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Victory in polls key to passing revenue measures - Carandang
Posted on 05/13/2013 1:21 AM  | Updated 05/13/2013 5:39 PM

MANILA, Philippines - The Aquino administration is banking on favorable results from the May 13 mid-term elections to push for more revenue reform measures in Congress in the last 3 years of the Aquino administration.

Communications Secretary Ricky Carandang stressed this in an interview on Sunday, May 12, during the live coverage of #PHVote, citing the need for support from members of the two chambers so the government could further its anti-corruption and anti-poverty plans.

“We are planning to rationalize revenues on mining and fiscal incentives, as well as the Organic Law, and if we have a more supportive Congress and Senate, it wouldn’t be so difficult for us to pass [these],” he said.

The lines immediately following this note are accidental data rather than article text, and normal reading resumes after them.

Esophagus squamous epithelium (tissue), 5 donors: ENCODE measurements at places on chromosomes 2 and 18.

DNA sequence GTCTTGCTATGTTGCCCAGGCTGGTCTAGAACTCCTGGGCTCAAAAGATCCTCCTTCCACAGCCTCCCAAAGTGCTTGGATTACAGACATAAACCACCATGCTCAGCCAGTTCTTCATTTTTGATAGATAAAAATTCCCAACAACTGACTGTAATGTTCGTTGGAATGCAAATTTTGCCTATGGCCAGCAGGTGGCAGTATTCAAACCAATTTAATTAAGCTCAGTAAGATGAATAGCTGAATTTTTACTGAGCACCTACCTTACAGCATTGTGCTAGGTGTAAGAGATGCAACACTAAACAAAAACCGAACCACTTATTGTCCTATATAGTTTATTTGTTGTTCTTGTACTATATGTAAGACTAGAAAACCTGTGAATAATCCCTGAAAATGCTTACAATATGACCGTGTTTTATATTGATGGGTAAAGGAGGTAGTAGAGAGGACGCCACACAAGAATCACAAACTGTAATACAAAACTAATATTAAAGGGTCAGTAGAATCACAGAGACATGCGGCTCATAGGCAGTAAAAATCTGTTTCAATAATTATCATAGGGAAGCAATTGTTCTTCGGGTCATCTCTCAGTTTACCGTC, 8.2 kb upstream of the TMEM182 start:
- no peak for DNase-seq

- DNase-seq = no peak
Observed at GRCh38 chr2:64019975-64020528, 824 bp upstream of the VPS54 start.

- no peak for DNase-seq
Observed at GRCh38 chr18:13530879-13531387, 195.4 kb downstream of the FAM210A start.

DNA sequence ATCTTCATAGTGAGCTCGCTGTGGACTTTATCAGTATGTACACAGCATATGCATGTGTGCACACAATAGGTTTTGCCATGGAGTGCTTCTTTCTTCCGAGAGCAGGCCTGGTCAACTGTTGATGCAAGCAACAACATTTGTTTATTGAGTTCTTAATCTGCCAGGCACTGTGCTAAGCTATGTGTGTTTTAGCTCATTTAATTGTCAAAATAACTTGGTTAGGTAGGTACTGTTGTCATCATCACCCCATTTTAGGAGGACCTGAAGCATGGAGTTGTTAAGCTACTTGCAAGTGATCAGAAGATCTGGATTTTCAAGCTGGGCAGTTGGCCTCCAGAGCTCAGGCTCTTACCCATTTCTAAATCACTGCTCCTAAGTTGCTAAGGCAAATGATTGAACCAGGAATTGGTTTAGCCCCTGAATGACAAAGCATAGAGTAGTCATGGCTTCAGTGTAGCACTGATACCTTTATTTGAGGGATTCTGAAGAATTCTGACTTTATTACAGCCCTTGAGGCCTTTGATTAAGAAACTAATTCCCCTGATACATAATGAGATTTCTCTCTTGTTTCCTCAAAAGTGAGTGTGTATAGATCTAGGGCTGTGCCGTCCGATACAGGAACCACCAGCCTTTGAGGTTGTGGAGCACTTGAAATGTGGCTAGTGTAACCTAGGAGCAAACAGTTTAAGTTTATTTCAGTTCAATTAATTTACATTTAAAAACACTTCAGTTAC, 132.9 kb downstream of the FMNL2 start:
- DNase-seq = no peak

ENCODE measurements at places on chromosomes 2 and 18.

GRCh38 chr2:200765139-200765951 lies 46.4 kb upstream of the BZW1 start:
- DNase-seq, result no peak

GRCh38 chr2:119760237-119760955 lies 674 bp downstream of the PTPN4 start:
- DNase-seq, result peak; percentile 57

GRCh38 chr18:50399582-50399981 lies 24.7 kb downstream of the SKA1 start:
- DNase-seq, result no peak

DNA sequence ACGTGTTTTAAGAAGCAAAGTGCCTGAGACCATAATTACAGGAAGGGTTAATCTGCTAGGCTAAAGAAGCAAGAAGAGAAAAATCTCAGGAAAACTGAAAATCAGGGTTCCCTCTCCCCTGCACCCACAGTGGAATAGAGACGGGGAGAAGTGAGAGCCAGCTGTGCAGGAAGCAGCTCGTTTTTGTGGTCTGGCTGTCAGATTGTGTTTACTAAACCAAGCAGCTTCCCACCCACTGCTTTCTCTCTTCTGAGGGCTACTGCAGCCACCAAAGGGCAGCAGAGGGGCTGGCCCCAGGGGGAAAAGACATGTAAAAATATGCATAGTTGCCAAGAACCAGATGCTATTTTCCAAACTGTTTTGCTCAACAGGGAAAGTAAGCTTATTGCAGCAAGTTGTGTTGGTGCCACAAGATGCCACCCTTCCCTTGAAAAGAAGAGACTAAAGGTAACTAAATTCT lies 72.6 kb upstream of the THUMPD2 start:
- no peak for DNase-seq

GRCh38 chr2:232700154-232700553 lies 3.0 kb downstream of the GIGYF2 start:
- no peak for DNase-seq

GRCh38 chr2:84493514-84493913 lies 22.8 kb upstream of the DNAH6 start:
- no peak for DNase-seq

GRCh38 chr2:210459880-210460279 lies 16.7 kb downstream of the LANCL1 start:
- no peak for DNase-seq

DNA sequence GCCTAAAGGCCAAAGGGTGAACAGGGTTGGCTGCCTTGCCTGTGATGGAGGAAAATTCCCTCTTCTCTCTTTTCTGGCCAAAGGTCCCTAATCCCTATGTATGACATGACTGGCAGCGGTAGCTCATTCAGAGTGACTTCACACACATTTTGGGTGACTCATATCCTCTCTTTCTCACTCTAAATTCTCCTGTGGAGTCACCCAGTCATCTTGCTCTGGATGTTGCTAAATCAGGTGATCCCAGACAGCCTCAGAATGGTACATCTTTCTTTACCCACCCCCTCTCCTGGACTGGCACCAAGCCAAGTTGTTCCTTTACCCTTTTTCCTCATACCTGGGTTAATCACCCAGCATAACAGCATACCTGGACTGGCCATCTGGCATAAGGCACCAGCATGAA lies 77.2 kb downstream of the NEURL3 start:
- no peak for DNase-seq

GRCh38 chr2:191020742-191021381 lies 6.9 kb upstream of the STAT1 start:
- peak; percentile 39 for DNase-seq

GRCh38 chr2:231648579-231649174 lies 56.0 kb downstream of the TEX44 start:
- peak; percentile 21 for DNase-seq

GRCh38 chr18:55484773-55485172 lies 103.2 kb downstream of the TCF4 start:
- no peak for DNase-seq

The mining reform bill, which has yet to be crafted, aims to improve the revenue share of the government in the extractive industry. The rationalization of fiscal incentives, on the other hand, aims to ensure that tax breaks and other financial incentives are applicable only to deserving industries.

In 2012, the Aquino government passed the historic sin tax reform law and the controversial reporductive health (or the RH Bill) by tapping allies in Congress.

Carandang also says that the public does not want to have a “rubber stamp” Senate, instead the public wants a Senate that is able to exercise judgment as well as express their opinions, but at the same time the President also needs to have the ability to call out to the people whenever a significant issue or a bill is in need of immediate passing.

When asked what his greatest fear is come May 13, Carandang stated that he fears that something might happen that would make the May 13 elections less credible. He also states that he knows that the public is skeptic when it comes to elections, but nevertheless he hopes that the public will be accepting of the election results, regardless of the turnout.

"It is understandable that the people would have some degree of skepticism given the past elections, but we just want to make sure that the people would be accepting, regardless of the results” he said. - with reports from Julianne Marie Leybag, intern,

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